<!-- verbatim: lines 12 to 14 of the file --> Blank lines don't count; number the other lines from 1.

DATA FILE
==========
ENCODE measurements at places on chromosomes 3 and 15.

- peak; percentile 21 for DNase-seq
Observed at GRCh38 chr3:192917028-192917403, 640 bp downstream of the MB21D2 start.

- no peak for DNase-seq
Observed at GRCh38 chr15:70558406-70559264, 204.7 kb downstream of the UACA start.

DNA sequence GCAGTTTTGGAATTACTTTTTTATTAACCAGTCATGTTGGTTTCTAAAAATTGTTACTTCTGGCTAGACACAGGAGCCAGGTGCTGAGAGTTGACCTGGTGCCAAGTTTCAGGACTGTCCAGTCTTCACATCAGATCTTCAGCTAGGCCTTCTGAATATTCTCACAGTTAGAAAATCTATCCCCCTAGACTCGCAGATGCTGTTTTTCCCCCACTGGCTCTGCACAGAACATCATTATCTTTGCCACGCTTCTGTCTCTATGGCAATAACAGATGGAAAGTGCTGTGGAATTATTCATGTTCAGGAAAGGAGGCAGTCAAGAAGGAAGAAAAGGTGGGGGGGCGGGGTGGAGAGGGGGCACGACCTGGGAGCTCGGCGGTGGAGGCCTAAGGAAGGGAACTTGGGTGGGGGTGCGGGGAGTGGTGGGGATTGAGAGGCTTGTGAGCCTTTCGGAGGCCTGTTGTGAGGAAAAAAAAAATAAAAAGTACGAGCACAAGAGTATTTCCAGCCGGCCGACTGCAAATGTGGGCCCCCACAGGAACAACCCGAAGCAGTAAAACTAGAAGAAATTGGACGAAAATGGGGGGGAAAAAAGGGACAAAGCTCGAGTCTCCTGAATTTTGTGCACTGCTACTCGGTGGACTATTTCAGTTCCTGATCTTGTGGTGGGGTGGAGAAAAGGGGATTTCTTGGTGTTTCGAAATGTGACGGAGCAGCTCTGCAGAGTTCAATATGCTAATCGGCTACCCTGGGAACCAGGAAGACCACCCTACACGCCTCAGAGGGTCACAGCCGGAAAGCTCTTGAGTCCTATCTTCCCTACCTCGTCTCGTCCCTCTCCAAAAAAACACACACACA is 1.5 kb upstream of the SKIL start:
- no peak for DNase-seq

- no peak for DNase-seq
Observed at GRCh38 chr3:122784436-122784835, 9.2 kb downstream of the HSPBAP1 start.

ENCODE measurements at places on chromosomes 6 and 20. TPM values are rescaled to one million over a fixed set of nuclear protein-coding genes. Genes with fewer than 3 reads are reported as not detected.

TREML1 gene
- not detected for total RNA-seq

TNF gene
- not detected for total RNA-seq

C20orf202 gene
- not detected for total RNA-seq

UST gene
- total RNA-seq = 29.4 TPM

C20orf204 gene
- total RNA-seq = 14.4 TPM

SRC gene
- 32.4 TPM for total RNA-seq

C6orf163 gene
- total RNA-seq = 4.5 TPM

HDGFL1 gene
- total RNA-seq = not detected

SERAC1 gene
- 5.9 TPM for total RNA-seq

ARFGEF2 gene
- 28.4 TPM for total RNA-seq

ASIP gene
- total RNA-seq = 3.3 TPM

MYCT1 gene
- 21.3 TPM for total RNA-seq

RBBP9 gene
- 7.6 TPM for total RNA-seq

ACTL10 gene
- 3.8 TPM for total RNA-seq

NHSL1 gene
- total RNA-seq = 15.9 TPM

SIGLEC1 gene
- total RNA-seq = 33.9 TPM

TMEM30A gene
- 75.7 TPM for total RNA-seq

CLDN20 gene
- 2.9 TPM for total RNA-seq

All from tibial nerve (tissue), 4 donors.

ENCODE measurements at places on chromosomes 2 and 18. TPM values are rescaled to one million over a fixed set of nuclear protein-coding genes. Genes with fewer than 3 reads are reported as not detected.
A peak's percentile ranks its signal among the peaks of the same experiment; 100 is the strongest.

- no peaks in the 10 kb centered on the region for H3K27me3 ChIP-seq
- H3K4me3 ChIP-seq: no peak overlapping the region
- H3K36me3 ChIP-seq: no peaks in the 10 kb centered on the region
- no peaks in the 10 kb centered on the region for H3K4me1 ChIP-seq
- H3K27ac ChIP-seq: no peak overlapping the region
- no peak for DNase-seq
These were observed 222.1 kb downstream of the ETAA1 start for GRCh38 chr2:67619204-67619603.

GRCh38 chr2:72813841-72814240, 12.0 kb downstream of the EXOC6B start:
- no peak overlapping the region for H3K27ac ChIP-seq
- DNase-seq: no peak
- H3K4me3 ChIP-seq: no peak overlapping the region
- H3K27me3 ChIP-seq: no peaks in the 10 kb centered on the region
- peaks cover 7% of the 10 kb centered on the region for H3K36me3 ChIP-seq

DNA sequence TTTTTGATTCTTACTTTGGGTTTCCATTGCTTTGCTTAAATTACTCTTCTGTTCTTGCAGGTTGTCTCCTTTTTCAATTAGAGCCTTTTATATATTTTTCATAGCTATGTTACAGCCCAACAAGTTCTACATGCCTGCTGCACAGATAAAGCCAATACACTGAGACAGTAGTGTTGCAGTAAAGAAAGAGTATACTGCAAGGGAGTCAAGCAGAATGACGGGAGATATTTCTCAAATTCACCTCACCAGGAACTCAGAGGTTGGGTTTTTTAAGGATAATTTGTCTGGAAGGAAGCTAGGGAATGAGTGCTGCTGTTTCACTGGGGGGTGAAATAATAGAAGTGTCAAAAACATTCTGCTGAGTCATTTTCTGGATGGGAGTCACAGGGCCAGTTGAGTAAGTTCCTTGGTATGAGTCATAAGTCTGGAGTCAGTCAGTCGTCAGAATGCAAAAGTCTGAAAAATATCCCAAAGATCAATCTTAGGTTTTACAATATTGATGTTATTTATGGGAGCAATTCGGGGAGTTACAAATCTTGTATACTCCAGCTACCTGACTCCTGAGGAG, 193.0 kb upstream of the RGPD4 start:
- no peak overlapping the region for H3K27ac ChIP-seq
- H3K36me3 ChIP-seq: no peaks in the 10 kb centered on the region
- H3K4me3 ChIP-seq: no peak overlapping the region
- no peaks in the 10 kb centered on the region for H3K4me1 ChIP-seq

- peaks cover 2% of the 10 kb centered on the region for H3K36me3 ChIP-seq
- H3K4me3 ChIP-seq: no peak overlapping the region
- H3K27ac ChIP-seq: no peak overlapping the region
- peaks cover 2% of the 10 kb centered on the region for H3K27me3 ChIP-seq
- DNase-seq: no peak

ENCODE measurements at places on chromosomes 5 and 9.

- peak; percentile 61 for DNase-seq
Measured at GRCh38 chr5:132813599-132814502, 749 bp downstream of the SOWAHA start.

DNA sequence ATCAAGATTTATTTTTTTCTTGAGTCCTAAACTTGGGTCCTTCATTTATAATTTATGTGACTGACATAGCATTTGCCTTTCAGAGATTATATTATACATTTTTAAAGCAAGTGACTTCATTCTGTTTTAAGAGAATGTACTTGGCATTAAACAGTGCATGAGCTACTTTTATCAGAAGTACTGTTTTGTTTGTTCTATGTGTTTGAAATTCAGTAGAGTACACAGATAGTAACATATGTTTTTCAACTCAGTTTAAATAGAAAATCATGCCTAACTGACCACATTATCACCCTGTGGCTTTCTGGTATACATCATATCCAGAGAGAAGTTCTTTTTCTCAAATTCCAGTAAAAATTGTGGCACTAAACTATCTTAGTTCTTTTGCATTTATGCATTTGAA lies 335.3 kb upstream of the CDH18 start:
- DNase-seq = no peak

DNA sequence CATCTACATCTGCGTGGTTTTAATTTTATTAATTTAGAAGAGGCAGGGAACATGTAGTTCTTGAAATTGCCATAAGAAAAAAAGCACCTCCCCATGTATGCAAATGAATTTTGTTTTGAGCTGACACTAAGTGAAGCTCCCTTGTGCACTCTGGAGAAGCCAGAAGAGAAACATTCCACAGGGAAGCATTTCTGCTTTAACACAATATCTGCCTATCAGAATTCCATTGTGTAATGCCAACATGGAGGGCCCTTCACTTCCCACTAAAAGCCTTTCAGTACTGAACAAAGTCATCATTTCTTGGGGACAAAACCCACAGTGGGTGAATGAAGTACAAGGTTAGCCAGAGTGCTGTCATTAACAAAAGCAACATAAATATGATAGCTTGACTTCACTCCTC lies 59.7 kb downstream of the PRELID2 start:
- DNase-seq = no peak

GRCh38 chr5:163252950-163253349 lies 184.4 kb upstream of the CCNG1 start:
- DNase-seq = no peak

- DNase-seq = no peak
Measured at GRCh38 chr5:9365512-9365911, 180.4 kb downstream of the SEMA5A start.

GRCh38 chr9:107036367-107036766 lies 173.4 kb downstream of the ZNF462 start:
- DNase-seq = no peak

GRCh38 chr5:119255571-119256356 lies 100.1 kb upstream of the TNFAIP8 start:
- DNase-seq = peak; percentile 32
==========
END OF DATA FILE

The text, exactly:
- not detected for total RNA-seq

TNF gene
- not detected for total RNA-seq